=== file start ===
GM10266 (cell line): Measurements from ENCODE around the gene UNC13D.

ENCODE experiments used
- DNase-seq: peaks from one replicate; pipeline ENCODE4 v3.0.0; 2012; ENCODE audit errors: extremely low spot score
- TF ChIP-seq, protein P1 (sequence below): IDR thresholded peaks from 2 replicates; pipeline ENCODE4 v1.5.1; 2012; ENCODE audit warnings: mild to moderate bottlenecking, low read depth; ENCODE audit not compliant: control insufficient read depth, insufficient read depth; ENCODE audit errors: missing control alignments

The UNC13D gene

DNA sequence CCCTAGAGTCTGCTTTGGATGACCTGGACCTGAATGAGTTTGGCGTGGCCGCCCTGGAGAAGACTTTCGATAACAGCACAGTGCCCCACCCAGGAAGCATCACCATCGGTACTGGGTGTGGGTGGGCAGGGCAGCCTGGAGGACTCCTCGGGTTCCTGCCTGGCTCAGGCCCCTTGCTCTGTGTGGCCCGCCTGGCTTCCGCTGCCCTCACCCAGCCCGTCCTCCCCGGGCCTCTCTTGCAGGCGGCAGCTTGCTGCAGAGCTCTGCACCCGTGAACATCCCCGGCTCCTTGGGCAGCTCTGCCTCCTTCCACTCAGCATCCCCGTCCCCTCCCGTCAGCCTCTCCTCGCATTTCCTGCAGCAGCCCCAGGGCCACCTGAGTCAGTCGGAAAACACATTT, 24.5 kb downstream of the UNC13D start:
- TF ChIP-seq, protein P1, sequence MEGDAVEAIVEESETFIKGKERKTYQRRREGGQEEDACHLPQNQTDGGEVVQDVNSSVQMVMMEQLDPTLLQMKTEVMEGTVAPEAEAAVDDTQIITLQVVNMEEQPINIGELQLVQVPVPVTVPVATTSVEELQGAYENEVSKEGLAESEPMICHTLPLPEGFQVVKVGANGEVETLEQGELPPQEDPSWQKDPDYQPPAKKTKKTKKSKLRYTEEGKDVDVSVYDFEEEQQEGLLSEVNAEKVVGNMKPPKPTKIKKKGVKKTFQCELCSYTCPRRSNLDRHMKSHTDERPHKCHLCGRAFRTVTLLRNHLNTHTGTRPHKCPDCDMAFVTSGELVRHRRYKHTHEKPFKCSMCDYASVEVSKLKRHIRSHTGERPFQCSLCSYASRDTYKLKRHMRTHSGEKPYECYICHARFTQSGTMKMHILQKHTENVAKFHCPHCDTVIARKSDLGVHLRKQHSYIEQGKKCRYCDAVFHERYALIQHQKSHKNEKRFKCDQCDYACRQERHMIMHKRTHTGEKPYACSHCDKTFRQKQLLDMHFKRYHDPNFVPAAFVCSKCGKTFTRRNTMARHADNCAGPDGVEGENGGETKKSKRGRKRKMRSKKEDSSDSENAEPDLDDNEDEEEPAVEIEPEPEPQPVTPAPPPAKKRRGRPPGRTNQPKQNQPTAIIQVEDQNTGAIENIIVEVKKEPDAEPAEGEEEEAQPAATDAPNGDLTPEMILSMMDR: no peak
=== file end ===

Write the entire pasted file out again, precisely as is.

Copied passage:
GM10266 (cell line): Measurements from ENCODE around the gene UNC13D.

ENCODE experiments used
- DNase-seq: peaks from one replicate; pipeline ENCODE4 v3.0.0; 2012; ENCODE audit errors: extremely low spot score
- TF ChIP-seq, protein P1 (sequence below): IDR thresholded peaks from 2 replicates; pipeline ENCODE4 v1.5.1; 2012; ENCODE audit warnings: mild to moderate bottlenecking, low read depth; ENCODE audit not compliant: control insufficient read depth, insufficient read depth; ENCODE audit errors: missing control alignments

The UNC13D gene

DNA sequence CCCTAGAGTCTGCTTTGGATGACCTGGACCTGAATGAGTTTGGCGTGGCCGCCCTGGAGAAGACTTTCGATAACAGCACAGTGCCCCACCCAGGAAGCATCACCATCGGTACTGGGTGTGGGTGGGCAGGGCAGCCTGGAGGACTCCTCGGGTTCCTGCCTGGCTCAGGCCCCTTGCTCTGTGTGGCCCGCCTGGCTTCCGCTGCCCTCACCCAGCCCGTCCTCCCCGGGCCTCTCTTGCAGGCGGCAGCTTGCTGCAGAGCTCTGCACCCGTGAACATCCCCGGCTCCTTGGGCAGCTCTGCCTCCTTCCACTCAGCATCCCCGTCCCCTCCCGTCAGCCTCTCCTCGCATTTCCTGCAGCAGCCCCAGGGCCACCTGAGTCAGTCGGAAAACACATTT, 24.5 kb downstream of the UNC13D start:
- TF ChIP-seq, protein P1, sequence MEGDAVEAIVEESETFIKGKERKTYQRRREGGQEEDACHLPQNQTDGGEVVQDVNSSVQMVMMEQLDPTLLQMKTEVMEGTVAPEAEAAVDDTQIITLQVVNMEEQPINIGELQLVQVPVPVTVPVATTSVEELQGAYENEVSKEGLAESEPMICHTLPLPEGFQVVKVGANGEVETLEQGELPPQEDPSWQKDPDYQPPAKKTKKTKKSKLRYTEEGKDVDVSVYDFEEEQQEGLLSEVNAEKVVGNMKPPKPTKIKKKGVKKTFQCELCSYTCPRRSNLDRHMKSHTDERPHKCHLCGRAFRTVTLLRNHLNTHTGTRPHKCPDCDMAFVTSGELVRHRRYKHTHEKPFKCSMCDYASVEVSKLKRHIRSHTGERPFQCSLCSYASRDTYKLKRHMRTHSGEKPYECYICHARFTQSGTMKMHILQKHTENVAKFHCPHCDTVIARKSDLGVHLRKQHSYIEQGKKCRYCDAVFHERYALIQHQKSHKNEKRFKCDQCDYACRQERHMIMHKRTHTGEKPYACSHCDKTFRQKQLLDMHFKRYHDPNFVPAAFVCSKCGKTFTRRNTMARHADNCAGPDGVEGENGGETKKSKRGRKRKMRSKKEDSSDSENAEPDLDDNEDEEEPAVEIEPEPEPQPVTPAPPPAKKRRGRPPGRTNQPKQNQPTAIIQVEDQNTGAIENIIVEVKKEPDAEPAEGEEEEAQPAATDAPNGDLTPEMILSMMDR: no peak